P/YR = 360

NOM% = 7

Solve for EFF% = 7.2501%.

Now
find the PV of the annuity:

BEGIN

10
7.2501
100,000 0

³ N
³ ³ I ³ ³ PV ³ ³PMT³ ³FV³

-744,647,80

__Step
2__ Determine the amount of the annuity due
by using the present

value of the $100,000 payments at Year 10 as the future value

of
the annuity due.

BEGIN

10
7.2501
0
744,647.80

³ N
³ ³ I ³ ³ PV ³ ³PMT³ ³FV³

-49,661.86

Deposits of $49,661.86 will
provide the needed funds

36. b. -$253.62

37.
d. $5,797.63

FV
under non-annual compounding

38.
c. $542.07

FV
under quarterly compounding

NOM%
= 8

P/YR
= 4

Solve
for EFF% = 8.2432%.

EFF%
= 8.2432

P/YR
= 2

Solve
for NOM% = 8.08%.

N
= 2.5 x 2 = 5

I
= 8.08/2 = 4.04

PV
= 0

PMT
= -100

PV
= 0

Solve
for FV = $542.07.

39.
b. $6,175.82

PV
under monthly compounding

*Start
by calculating the effective rate on the second security:*

P/YR
= 12

NOM%
= 10

Solve
for EFF% = 10.4713%.

*Then,
convert this effective rate to a semiannual rate:*

EFF%
= 10.4713

P/YR
= 2

NOM%
= 10.2107%.

*Now,
calculate the value of the first security as follows:*

N
= 10 x 2 = 20, I = 10.2107/2 = 5.1054, PMT = 500, FV = 0, thus, PV = -$6,175.82.

40. c. $2,451.73

PV
under non-annual compounding

The
answer is c. First, find the effective annual rate for a nominal rate of 12%
with quarterly compounding: P/YR = 4, NOM% = 12, and EFF% = ? = 12.55%. In
order to discount the cash flows properly, it is necessary to find the nominal
rate with semiannual compounding that corresponds to the effective rate
calculated above. Convert the effective rate to a semiannual nominal rate as
P/YR = 2, EFF% = 12.55, and NOM% = ? = 12.18%. Finally, find the PV as N = 2 x
3 = 6, I = 12.18/2 = 6.09, PMT = 500, FV = 0, and PV = ? = -$2,451.73.

41. c. $3,700

Value
of missing payments

There
are several different ways of doing this. One way is:

Find
the future value of the first three years of the investment at Year 3.

N
= 3

I
= 7.3

PV
= -24,307.85

PMT
= 2,000

FV
= $23,580.68.

Find
the value of the final $10,000 at Year 3.

N
= 7

I
= 7.3

PMT
= 0

FV
= 10,000

PV
= -$6,106.63.

Add
the two Year 3 values (remember to keep the signs right).

$23,580.68
+ -$6,106.63 = $17,474.05.

Now
solve for the PMTs over years 4 through 9 (6 years) that have a PV of
$17,474.05.

N
= 6

I
= 7.3

PV
= -17,474.05

FV
= 0

PMT
= $3,700.00.

42.
b. 50.19%

Amortization

*Calculate
the principal portion of PMT using amortization function:*(**Note:** The steps below are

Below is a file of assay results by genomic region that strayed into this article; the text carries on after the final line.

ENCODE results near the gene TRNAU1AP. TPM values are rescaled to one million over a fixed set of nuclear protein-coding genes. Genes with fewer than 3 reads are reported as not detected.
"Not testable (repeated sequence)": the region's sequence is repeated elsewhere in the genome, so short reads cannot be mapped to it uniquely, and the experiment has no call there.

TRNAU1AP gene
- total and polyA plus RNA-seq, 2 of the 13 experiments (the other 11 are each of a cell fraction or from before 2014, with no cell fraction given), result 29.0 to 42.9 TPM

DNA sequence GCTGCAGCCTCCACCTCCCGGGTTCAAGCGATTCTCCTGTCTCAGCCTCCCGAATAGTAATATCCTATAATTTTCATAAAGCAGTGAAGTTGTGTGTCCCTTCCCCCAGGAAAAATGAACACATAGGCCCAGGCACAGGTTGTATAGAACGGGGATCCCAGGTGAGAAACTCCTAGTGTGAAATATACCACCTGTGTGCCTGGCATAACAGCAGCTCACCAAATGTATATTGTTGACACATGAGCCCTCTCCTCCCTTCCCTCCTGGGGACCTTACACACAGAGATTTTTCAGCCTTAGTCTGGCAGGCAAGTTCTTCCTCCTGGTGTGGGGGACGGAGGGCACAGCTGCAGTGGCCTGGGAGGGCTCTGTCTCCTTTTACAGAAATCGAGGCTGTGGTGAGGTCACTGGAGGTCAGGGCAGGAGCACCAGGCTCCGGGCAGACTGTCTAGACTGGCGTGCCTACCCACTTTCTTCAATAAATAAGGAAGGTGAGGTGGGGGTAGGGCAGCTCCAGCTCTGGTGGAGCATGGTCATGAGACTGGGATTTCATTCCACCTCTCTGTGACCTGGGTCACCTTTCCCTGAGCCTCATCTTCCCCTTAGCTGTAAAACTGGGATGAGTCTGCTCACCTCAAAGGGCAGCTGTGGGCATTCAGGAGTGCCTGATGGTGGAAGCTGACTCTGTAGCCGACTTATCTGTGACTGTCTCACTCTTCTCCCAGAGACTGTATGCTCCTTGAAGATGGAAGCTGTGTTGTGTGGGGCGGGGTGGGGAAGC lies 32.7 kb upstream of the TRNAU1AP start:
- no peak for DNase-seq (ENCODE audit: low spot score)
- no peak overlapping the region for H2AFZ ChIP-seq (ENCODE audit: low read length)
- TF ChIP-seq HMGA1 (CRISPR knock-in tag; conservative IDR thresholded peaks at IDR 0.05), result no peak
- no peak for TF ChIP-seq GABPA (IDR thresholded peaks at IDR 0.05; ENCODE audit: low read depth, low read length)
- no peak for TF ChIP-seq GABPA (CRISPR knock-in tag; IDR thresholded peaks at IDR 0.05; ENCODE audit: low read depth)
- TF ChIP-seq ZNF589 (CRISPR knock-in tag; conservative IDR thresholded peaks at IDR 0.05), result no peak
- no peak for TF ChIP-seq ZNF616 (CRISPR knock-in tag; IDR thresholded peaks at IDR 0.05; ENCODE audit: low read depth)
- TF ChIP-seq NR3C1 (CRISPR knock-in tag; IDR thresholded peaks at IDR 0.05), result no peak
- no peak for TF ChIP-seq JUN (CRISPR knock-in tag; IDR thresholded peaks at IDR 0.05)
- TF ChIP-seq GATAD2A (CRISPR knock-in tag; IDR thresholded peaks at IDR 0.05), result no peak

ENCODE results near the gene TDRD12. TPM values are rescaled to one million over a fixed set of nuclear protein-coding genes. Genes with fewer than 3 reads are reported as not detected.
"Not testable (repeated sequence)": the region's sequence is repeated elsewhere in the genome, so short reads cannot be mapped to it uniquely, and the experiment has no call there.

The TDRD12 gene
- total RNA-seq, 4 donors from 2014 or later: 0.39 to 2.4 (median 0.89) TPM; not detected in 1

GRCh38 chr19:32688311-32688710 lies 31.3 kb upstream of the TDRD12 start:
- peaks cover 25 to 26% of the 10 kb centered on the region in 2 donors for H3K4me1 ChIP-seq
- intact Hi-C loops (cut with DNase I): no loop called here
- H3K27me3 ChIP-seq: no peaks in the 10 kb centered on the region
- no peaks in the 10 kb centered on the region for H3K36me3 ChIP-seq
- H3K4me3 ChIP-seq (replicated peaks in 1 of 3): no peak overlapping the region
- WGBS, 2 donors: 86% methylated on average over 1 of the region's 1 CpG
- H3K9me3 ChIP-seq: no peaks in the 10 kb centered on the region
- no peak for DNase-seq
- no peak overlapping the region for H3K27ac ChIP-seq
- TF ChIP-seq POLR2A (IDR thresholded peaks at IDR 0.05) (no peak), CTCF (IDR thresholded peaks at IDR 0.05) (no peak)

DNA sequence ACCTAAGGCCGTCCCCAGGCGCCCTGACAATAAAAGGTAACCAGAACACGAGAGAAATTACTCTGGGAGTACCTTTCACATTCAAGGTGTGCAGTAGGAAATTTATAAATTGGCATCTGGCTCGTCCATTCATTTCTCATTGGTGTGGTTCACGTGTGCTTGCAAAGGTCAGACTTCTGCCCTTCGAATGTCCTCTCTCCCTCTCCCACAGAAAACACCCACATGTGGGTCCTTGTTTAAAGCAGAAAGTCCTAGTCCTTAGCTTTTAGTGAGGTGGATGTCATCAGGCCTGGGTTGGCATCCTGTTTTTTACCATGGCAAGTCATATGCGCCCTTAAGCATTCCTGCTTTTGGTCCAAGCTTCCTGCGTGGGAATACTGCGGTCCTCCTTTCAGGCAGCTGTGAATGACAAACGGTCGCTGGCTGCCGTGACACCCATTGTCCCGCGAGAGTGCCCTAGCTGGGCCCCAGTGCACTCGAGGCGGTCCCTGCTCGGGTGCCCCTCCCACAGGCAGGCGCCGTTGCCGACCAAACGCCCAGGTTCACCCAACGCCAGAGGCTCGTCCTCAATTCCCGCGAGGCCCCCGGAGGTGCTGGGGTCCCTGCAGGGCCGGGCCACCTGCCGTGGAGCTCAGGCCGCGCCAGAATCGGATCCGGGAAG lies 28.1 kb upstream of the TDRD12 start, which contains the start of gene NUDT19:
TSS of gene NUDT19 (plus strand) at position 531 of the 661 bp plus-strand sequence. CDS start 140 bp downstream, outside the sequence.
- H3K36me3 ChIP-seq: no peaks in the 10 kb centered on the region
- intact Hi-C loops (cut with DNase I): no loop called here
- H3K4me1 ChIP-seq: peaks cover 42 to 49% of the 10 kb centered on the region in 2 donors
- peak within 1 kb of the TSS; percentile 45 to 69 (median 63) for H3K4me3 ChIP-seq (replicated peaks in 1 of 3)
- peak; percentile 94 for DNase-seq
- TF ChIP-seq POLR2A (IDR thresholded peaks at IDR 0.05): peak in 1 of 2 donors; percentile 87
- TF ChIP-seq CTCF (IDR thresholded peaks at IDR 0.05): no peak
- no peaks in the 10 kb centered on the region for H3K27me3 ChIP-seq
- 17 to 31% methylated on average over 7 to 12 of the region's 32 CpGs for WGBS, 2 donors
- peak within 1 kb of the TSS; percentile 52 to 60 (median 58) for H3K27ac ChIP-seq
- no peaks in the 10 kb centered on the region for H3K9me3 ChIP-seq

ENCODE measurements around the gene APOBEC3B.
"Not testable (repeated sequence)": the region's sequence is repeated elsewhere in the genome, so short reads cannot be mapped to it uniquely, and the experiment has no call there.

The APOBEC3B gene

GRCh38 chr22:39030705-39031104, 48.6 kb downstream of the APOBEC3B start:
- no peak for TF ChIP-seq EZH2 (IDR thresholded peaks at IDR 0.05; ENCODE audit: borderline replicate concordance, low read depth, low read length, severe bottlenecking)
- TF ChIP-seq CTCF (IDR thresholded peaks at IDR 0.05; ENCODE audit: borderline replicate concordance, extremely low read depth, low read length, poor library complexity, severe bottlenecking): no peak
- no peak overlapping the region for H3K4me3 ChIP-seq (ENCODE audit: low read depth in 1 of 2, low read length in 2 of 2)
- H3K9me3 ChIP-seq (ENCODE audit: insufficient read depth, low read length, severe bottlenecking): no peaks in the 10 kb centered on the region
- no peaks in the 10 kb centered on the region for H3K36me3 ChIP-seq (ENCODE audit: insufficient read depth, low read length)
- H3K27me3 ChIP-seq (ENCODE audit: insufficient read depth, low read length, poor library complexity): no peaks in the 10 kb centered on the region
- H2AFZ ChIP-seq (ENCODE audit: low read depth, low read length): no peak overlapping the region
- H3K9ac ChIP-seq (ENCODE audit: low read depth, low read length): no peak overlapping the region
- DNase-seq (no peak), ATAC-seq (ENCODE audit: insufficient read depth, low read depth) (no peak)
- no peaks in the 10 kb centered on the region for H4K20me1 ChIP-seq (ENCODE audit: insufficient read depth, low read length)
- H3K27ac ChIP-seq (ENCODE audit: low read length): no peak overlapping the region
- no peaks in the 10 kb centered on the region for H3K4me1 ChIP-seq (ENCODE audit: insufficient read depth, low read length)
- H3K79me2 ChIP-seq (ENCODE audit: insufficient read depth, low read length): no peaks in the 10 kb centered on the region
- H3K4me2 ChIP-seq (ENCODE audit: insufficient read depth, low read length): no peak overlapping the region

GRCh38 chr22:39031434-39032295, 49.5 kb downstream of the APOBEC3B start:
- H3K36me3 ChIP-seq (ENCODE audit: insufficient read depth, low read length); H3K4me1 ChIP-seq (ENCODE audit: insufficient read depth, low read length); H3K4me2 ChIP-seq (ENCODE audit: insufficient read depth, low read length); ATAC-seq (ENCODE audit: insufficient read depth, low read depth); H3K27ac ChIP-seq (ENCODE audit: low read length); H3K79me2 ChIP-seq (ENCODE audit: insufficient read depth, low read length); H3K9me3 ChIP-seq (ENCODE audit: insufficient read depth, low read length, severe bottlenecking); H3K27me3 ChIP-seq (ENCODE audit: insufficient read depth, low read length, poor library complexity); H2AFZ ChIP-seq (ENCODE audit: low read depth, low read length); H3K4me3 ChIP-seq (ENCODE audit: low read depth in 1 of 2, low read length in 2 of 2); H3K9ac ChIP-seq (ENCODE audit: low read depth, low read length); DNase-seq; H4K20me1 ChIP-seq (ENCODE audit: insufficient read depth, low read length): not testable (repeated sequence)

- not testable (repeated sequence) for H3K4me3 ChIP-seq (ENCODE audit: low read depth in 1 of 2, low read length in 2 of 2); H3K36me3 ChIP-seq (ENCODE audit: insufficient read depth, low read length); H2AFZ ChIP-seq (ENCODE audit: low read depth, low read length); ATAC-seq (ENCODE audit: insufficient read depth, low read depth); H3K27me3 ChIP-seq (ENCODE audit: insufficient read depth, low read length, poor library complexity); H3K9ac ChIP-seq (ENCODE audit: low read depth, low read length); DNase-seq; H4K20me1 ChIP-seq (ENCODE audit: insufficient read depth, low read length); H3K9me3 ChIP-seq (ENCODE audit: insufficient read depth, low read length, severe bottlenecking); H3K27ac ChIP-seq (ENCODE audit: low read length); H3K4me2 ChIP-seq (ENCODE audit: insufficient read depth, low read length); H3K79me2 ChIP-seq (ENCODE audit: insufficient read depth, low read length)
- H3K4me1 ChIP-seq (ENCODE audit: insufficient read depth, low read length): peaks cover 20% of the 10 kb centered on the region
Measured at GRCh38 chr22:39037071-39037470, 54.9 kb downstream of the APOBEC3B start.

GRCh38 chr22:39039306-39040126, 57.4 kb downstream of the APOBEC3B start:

specific to the Hewlett-Packard 17B II but the basic steps generalize to a
variety of calculators.)

Inputs:
N = 10; I = 9; PV = -2,500,000. Output: PMT = $389,550.22.

Inputs:
[AMORT], #P = 3, [NEXT] or [AMORT].

Output:
[=] or [PRIN] = 195,502.12.

Principal
fraction = $195,502.12/$389,550.22 = 0.5019 = 50.19%.

43. d. 14.93%

Amortization

N = 25 x 12

I = 8.5/12

PV = -125,000

FV = 0

PMT = $1,006.53

Do amortization:

Enter: 1 INPUT 60 AMORT

Int = $51,375.85

Prin = $9,015.95

Bal = $115,984.05

Total payments = 5 x 12 x $1,006.53

= $60,391.80.

% Repayment $9,015.95

44.
a. $7,757.16

Amortization

Given:
Loan Value =
$100,000 Repayment
Period = 12 months

Monthly
Payment = $9,456

N
= 12

PV
= -100,000

PMT
= 9,456

FV
= 0

Solve
for I/YR = 2.00% x 12 = 24.005.

To
find the amount of principal paid in the third month (or period), use the
calculator's amortization feature. Enter:

3
INPUT 3 (to indicate the starting
and ending period you're

concerned with)

AMORT
(to activate the amortization function)

Interest
= $1,698.84

Principal
= $7,757.16

Balance
= $77,181.86

45. b. $18,508.81

Amortization

46. e. 8.94%

Amortization

Enter information into the calculator to
use its amortization

feature:

N = 360

I/YR = 8.5/12 = 0.7083

PMT = 1,000

FV = 0

Solve for PV = -$130,053.64 = Original
value of mortgage.

Enter: 1 INPUT 36 ê AMORT

Int 1-36 = $32,782.14

Prin 1-36 = $3,217.86

Total payments 1-36 = $36,000.

Percentage of total payments ($3,217.86

47.
c. $167,790.15

Remaining
balance on mortgage

Solve
for the monthly payment as follows:

N
= 30 x 12 = 360

I
= 9/12 = 0.75

PV
= -175,000

FV
= 0

Solve
for PMT = $1,408.09/month.

Use
the calculator's amortization feature to find the remaining principal balance:

5
yrs = 5 x 12 = 60 payments.

1
INPUT 60 AMORT

Interest $77,275.55

Principal $ 7,209.85

Balance $167,790.15

48.
d. $145,920.12

Remaining
balance on mortgage

Solve
for the monthly payment as follows:

N
= 30 x 12 = 360

I
= 8/12 = 0.667

PV
= -150,000

FV
= 0

Solve
for PMT = $1,100.65/month.

Use
the calculator's amortization feature to find the remaining principal balance:

3
x 12 = 36 payments

1
INPUT 36 AMORT

Interest $ 35,543.52

Principal
$ 4,079.88

Balance $145,920.12

49.
d. $141,937

Remaining
balance on mortgage

Solve
for the monthly payment as follows:

N
= 12 x 15 = 180

I
= 8.5/12 = 0.7083

PV
= -160,000

FV
= 0

PMT
= $1,575.58.

Use
the calculator's amortization feature to find the remaining principal balance:

1
INPUT 36 AMORT

Interest $ 38,658.34

Principal
$ 18,062.54

Balance $141,937.46

50.
e. 9.0438%

Effective
annual rate

Given:
Loan Value = $12,000 Loan Term = 10 years (120 months)

Monthly
Payment = $150

N
= 120

PV
= -12,000

PMT
= 150

FV
= 0

Solve
for I/YR = 0.7241 x 12 = 8.6892%. However, this is a nominal rate. To find the
effective rate, enter the following:

NOM%
= 8.6892

P/YR
= 12

Solve
for EFF% = 9.0438%.